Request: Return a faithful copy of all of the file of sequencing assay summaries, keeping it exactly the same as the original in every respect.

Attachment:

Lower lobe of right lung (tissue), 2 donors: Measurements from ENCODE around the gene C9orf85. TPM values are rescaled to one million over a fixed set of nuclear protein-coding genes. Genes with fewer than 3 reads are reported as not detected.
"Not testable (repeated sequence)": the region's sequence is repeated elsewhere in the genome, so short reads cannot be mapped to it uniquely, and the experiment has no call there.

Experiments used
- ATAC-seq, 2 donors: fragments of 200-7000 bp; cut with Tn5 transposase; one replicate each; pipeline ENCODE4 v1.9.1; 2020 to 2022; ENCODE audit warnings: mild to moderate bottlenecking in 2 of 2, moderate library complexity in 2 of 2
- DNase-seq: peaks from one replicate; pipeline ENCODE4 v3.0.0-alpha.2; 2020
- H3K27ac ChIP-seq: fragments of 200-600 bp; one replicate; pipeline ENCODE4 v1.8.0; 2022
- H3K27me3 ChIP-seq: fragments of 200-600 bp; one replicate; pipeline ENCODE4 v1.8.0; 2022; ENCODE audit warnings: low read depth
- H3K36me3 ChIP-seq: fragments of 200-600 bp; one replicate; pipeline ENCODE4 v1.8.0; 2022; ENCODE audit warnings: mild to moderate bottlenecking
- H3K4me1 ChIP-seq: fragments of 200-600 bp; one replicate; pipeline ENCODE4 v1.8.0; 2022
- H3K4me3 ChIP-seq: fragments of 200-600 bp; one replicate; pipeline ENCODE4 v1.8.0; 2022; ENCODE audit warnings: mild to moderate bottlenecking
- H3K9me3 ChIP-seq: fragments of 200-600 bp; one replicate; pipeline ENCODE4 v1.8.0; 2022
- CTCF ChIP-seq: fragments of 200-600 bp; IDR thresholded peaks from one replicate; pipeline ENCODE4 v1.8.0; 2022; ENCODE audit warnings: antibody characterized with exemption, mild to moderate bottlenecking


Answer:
Lower lobe of right lung (tissue), 2 donors: Measurements from ENCODE around the gene C9orf85. TPM values are rescaled to one million over a fixed set of nuclear protein-coding genes. Genes with fewer than 3 reads are reported as not detected.
"Not testable (repeated sequence)": the region's sequence is repeated elsewhere in the genome, so short reads cannot be mapped to it uniquely, and the experiment has no call there.

Experiments used
- ATAC-seq, 2 donors: fragments of 200-7000 bp; cut with Tn5 transposase; one replicate each; pipeline ENCODE4 v1.9.1; 2020 to 2022; ENCODE audit warnings: mild to moderate bottlenecking in 2 of 2, moderate library complexity in 2 of 2
- DNase-seq: peaks from one replicate; pipeline ENCODE4 v3.0.0-alpha.2; 2020
- H3K27ac ChIP-seq: fragments of 200-600 bp; one replicate; pipeline ENCODE4 v1.8.0; 2022
- H3K27me3 ChIP-seq: fragments of 200-600 bp; one replicate; pipeline ENCODE4 v1.8.0; 2022; ENCODE audit warnings: low read depth
- H3K36me3 ChIP-seq: fragments of 200-600 bp; one replicate; pipeline ENCODE4 v1.8.0; 2022; ENCODE audit warnings: mild to moderate bottlenecking
- H3K4me1 ChIP-seq: fragments of 200-600 bp; one replicate; pipeline ENCODE4 v1.8.0; 2022
- H3K4me3 ChIP-seq: fragments of 200-600 bp; one replicate; pipeline ENCODE4 v1.8.0; 2022; ENCODE audit warnings: mild to moderate bottlenecking
- H3K9me3 ChIP-seq: fragments of 200-600 bp; one replicate; pipeline ENCODE4 v1.8.0; 2022
- CTCF ChIP-seq: fragments of 200-600 bp; IDR thresholded peaks from one replicate; pipeline ENCODE4 v1.8.0; 2022; ENCODE audit warnings: antibody characterized with exemption, mild to moderate bottlenecking